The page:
Astrophysics from Harvard University and Harvard-Smithsonian center for astrophysics found that the probability of life in the system of exoplanets TRAPPIST-1 higher than on Earth. To such conclusion scientists have come, having determined the chances of transfer of organic molecules from one planet to another.
In 2016, astronomers announced that they have found a system of TRAPPIST-1, which contains three exoplanets. They revolve around a red dwarf, distance from the Earth at a distance of 39 light years. In February 2017, the scientists reported that the system actually consists of seven planets, three of which are in the habitable zone, that is, they can be liquid water, necessary for life.
Planets in TRAPPIST-1 removed from each other by a distance that is ten times less than the distance of Mars from Earth. According to scientists, it facilitates the process of transfer of organic molecules from one celestial body to another (panspermia). Using mathematical models, researchers showed that a high probability of panspermia contributes to abiogenesis — the emergence of living organisms from nonliving matter.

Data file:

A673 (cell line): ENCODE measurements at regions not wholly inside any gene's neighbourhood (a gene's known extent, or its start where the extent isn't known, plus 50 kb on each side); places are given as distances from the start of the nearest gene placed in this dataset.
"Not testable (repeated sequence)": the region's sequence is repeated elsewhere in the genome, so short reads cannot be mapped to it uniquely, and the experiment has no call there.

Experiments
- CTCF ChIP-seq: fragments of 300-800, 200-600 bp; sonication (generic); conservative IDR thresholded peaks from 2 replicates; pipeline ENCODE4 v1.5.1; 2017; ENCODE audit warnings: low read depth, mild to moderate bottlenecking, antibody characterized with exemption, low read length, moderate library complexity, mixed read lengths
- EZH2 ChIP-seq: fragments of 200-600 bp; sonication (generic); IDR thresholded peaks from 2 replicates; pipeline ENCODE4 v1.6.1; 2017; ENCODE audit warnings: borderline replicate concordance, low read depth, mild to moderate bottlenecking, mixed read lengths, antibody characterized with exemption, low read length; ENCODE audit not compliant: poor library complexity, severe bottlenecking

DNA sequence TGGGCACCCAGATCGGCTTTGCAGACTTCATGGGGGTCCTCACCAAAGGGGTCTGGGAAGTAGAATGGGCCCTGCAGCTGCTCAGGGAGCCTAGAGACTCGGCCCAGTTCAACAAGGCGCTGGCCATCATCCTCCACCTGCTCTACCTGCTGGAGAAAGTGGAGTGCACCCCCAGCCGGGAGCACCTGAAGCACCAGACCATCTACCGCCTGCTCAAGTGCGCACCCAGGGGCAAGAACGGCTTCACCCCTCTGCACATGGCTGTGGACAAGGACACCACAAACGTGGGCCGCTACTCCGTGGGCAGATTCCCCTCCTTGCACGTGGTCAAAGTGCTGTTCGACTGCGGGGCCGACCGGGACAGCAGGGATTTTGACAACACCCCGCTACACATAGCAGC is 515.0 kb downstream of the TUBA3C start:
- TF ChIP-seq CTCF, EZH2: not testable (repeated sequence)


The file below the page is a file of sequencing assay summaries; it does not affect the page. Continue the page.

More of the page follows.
The researchers also suggested that between the planets can be transported organisms (e.g. spores of bacteria). This increases not only the number of inhabited planets, but the biological diversity of the creatures on them.